Are Robots Eating Our Lunch?

30 May 2017 | Larry Kotlikoff

Originally posted at The Austin American Statesman in May 2017.

I was leaving my dry cleaner’s when I saw her — our local meter maid writing a parking ticket. She smiled. I grimaced. Had she hit my car too? I instinctively drew my cellphone and checked my Park Boston app. Relief. My car was good for another half-hour.

No longer worried about me, I started worrying about her. Would she still be working in six months? Surely, they’ll put cameras on the parking signs and electronically bill us for parking, as well as for parking too long.

Six months? Well, the Mass Pike automated virtually overnight. And amen to that — no more bumper-to-bumper, three-hour Thanksgiving traffic jams with everyone heading south squeezing through the Sturbridge tolls. But, again, I was thinking about me, not the hundred or so toll takers who lost their jobs, not to some Mexican sneaking across the border or some Indian in Calcutta answering service calls, but to he who must be named — the silicon chip.

Then my mind wandered back to parking: “Wait. In a few years, we won’t have cars. We’ll all be hailing driverless, electric vehicles using our phones, watches, glasses, thumbs, whatever. They’ll be roaming the streets and never need to park. Great for the climate, great for congestion and I’ll be able to work in the back seat on my way to work.”

But these pleasant thoughts were instantly followed by a scary one: “Yikes! I, too, can be replaced. Boston University can teach ‘my’ students online. The students won’t even need to attend class. They can learn in their dorms or back home in Singapore or whenever. Like the meter maid, I’m headed for the dustbin.”

This is the worst of times when it comes to job security. Take transportation, which employs one in seven Americans. Every car company plus Waymo (aka Google) is developing driverless cars, vans, trucks and buses. Uber’s Travis Kalanick is testing automated cars in Pittsburgh. Amazon’s Jeff Bezos wants to deliver us packages by drone.

How much longer will we have taxi, Uber, truck, subway, delivery or any other type of driver? My guess is 10 years. By one count (a recent study out of Oxford University), close to half of all U.S. jobs will be automated in two to three decades. Makes sense. Smart machines can already bomb our enemies and rub our backs. It’s hard to think of many things they can’t already do or won’t be able to do. Personally, I’m hoping for armies of robot clergy that we can program to pray for us 24-7. We’ll need their prayers.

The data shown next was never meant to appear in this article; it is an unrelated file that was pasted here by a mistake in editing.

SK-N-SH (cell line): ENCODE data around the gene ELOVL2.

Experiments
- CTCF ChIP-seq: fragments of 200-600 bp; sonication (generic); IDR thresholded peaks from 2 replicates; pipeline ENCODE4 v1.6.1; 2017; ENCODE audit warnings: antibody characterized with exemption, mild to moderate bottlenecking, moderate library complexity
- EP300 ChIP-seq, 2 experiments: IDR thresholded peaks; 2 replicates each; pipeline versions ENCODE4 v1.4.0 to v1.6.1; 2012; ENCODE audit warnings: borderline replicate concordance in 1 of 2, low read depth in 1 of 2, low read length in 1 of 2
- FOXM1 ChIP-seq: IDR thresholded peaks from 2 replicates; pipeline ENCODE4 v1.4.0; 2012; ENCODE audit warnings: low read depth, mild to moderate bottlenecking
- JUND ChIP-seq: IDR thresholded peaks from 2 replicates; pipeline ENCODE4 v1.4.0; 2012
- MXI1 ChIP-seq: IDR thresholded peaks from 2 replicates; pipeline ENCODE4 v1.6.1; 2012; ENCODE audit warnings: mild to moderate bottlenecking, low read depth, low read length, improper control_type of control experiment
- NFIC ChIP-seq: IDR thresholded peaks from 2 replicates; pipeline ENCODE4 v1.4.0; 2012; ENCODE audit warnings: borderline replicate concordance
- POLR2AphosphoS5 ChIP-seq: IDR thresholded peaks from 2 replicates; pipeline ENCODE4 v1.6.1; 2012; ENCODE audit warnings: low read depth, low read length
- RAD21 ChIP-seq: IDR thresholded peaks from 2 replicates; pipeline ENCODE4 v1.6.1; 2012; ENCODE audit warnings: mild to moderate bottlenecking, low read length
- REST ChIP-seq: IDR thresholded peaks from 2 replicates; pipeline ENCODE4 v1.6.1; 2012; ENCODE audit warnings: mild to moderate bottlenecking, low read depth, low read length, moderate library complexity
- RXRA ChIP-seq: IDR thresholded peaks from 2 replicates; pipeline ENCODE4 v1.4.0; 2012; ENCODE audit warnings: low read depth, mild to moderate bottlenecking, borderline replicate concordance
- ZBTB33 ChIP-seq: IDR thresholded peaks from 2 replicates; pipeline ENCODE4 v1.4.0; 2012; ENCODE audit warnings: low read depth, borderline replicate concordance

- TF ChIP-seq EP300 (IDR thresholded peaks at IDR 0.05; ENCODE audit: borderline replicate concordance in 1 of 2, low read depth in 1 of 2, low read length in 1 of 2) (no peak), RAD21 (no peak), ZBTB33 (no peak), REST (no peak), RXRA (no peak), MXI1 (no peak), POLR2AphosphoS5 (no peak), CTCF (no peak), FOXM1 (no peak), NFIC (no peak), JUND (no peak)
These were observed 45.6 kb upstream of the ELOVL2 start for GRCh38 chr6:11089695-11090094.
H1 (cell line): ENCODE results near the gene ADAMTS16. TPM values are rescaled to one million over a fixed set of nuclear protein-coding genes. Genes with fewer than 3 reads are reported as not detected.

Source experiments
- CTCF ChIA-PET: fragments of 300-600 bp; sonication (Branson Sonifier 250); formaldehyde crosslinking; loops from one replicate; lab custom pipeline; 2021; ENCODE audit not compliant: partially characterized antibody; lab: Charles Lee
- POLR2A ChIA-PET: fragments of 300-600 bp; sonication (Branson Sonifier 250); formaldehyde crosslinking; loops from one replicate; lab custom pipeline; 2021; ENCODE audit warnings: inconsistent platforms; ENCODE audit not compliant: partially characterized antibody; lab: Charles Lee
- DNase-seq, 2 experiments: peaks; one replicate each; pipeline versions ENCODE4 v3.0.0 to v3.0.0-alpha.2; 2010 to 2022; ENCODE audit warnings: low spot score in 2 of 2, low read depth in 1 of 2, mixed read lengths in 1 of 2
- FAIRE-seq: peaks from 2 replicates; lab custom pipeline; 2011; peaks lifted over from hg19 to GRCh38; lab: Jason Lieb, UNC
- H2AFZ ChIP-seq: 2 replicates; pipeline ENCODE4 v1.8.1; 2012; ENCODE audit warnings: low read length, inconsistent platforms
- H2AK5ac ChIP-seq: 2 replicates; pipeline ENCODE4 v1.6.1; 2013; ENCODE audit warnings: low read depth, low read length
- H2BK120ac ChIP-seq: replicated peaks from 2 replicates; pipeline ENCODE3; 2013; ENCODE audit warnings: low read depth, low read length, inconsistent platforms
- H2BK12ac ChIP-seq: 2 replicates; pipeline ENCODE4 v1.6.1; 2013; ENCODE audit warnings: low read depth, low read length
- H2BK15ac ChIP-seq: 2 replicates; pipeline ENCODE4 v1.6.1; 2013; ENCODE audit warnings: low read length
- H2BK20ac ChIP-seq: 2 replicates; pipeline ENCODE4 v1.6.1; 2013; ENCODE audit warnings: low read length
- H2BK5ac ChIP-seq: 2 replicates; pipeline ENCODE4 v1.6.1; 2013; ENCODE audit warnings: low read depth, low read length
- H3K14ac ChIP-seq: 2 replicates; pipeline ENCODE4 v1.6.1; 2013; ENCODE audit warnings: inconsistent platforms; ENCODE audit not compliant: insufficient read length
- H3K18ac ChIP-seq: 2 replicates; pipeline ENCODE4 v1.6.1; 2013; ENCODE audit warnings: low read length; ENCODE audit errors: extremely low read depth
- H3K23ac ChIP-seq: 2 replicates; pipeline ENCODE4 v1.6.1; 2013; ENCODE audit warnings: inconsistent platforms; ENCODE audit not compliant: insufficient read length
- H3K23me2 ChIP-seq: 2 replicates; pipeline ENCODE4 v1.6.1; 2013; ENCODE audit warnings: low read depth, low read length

Mind you, I’m not a complete Luddite. After all, we’ve seen plenty of labor-saving automation arise without sustained loss of jobs. In 1870, half of U.S. workers were in agriculture. Today’s figure is 2 percent. True, but how about horses? Back in 1900, we had 21 million working horses. By 1960, it was 3 million. Today? Too few to count.

Are we going the way of the horse? And what about the deep economic question that today’s CEO masters of the universe aren’t asking: Who will buy the goods and services their companies produce if everyone is out of work or, at least, out of good work?

I asked this question in a recent co-authored paper, titled “Robots Are Us.” My three fellow co-authors and I modeled robots as smarter versions of us. In our paper, we showed that robots’ development will make the economy boom as their creators reap large rewards. But over time, robots will become so plentiful that the tech bubble bursts. This lowers the wages of techies and everyone else. These lower wages, in turn, limit the ability of workers to buy what’s produced. Consequently, they consume and save less. Less saving means less investment in different forms of capital.

In the long run, everyone in our mathematically modeled economy ends up worse off. Yes, technology is far better, but there’s less capital available for production.

This scenario, in which robots gradually produce collective ruin, does come with a silver lining. If the government redistributes some of the riches from those making a killing off new technology to those getting killed by it, smart machines can make everyone, even our kids, better off. But there is no sign of a Robin Hood in the White House. So we, the masses, are on our own. We best figure out something, like presiding over funerals, that robots will never do well.

This article was originally posted at The Austin American Statesman on May 27, 2017.

Posted with permission from Mr. Kotlikoff. 

John C. Goodman is President of the Goodman Institute and Senior Fellow at The Independent Institute. His books include the soon-to-be-published updated edition of Priceless: Curing the Healthcare Crisis, the widely acclaimed A Better Choice: Healthcare Solutions for America, and New Way to Care: Social Protections that Put Families First. The Wall Street Journal and National Journal, among other media, have called him the “Father of Health Savings Accounts.”